UMass names new building authority chief
Craven lauded for K-12 work
The head of the Massachusetts School Building Authority is graduating to a new position: executive director of the University of Massachusetts Building Authority.
Katherine P. Craven had run the School Building Authority, overseeing $3 billion in state spending on kindergarten through 12th grade educational facilities, since its creation in 2004.
In her new role at UMass, announced yesterday, she will also hold the title of assistant vice president for capital finance.
The 38-year-old Craven has honed a reputation as a problem solver.
“Katherine is rightly credited as being a model public servant, someone who brings sound judgment, unquestioned expertise, and a tireless work ethic to the business of serving the people and advancing the public interest,’’ Robert L. Caret, UMass president, said in a statement.
The UMass board of trustees approved a five-year plan last week to spend $3.1 billion to build and renovate science labs, dorms, and athletic facilities. Craven - who succeeds David J. MacKenzie, who is retiring - will be charged with turning those plans into reality, even though the school carries substantial debt from previous construction projects.
Craven, who starts her new job Dec. 1, called the move bittersweet, saying that while it was difficult to leave her current position she saw opportunity in the new post.
“You always have to have a curious mind and ask questions,’’ she said. “Don’t ever believe the first bid. When people say this is the only way to get things done, don’t believe it. There are always other options.’’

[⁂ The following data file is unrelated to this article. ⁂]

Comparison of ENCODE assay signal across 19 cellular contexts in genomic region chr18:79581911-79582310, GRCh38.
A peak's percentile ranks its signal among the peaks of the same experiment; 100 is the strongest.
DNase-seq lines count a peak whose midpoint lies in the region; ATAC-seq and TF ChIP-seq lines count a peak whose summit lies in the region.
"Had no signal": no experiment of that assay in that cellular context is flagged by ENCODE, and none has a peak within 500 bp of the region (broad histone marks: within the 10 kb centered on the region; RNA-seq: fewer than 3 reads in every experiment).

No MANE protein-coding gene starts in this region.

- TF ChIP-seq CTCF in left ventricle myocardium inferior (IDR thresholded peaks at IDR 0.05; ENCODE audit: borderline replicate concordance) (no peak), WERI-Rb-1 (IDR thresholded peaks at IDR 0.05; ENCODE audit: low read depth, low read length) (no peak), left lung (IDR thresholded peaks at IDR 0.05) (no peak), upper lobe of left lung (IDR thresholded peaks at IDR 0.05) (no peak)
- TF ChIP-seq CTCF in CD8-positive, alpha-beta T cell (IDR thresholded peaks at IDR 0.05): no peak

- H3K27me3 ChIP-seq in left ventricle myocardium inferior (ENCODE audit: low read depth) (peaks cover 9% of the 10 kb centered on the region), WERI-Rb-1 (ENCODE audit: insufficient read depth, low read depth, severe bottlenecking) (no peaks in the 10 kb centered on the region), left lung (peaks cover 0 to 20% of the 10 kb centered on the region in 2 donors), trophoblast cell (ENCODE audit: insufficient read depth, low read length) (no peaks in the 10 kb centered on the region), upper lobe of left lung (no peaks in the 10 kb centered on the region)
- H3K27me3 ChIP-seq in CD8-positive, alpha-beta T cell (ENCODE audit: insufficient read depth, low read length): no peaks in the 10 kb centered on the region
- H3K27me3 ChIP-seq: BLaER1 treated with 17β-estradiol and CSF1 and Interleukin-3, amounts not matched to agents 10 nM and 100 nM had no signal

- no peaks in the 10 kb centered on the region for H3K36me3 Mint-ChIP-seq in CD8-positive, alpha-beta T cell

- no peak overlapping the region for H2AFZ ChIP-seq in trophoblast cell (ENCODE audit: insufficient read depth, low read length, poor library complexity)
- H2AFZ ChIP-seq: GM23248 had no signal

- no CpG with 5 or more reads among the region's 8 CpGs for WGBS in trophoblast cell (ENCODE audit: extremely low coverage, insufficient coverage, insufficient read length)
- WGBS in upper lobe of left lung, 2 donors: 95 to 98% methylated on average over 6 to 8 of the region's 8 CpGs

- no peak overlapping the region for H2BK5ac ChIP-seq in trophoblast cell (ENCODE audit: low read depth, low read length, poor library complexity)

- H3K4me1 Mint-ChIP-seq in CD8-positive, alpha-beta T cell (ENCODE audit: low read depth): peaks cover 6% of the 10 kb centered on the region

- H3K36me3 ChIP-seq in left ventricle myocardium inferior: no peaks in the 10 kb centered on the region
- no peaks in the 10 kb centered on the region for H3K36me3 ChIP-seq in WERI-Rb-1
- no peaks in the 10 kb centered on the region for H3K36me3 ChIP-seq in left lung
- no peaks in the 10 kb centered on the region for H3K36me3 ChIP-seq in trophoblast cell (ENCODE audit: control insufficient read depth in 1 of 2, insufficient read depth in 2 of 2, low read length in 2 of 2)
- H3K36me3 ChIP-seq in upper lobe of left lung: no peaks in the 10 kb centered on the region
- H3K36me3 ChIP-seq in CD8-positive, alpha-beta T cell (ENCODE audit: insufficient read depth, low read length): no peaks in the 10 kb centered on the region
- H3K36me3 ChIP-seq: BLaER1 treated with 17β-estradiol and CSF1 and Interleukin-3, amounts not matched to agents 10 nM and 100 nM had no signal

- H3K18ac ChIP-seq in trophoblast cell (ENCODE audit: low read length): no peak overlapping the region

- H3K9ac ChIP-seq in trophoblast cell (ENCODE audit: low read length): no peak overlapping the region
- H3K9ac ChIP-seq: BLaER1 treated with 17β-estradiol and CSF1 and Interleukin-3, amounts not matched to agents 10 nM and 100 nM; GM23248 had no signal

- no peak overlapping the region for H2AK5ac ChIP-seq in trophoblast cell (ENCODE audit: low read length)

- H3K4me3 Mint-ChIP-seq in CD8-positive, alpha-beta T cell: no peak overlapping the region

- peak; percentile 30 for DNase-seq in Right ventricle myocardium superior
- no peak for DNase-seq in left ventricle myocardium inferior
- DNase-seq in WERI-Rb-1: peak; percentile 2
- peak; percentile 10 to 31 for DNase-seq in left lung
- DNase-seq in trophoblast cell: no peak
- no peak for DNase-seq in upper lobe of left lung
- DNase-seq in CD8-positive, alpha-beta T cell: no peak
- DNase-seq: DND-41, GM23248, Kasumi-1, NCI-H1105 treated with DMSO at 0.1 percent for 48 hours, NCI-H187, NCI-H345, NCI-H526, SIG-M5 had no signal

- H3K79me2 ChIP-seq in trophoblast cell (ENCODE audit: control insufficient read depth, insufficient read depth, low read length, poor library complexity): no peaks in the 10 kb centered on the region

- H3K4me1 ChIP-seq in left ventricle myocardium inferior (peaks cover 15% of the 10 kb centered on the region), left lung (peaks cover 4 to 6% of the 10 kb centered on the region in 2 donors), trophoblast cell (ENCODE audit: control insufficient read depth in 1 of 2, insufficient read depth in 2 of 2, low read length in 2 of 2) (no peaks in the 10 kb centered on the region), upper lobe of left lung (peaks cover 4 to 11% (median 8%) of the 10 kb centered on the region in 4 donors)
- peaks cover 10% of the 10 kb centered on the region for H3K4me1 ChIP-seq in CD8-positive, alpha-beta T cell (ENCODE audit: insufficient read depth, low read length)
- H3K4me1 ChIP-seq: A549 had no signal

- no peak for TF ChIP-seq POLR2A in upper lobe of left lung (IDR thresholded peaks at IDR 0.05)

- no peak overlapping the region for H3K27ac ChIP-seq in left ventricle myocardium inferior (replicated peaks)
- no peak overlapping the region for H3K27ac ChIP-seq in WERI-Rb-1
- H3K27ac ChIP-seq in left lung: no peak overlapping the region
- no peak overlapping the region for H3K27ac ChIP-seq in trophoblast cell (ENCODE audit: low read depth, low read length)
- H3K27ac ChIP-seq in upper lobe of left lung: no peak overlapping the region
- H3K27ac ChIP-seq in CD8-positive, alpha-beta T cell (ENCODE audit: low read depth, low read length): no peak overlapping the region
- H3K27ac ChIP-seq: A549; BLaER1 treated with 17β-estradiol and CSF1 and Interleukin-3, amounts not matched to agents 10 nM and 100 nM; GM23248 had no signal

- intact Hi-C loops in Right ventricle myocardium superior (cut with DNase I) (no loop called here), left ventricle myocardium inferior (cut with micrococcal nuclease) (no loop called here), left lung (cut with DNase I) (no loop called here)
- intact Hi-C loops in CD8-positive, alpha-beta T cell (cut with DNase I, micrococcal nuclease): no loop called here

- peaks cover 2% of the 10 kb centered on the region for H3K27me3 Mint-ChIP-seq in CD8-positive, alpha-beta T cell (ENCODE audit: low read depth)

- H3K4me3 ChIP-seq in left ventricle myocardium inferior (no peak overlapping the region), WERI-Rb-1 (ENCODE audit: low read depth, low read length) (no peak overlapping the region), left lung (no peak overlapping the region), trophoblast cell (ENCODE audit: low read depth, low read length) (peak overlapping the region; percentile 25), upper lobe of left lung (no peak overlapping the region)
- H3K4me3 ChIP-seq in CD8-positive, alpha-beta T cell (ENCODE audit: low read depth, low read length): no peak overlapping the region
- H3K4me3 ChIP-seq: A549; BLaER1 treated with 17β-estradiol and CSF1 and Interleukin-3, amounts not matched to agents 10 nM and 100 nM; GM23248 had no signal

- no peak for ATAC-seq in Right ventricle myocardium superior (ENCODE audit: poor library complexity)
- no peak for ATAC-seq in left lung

Craven said her work with kindergarten-through-12th-grade schools differs from the work she will do at UMass.
“For UMass, this is a competitive advantage to have facilities to draw in prospective students,’’ she said.
“In K-12, we do what we can with whatever is available. It’s interesting because college education has become defined by the facilities.’’
Craven, a Harvard College graduate who lives in Brookline, promised to listen to the people who live in and work at the university.
“We can’t do this by ourselves,’’ she said. “We have a lot of able and willing partners to help us out.’’
“We have to think of a way to make the university’s dreams come true while making sure that the taxpayers and donors are protected and that their money is well spent,’’ Craven said.
Robert Sheridan, chairman of the UMass Building Authority, said in an interview that as the school embarks on an ambitious slate of construction projects, solid management is imperative.
“We have a big loss with McKenzie leaving, but I think the quality of leadership will continue under Katherine,’’ Sheridan said.
Craven, he said, “can almost walk on water with what she’s done for Massachusetts.’’
Derek J. Anderson can be reached at firstname.lastname@example.org.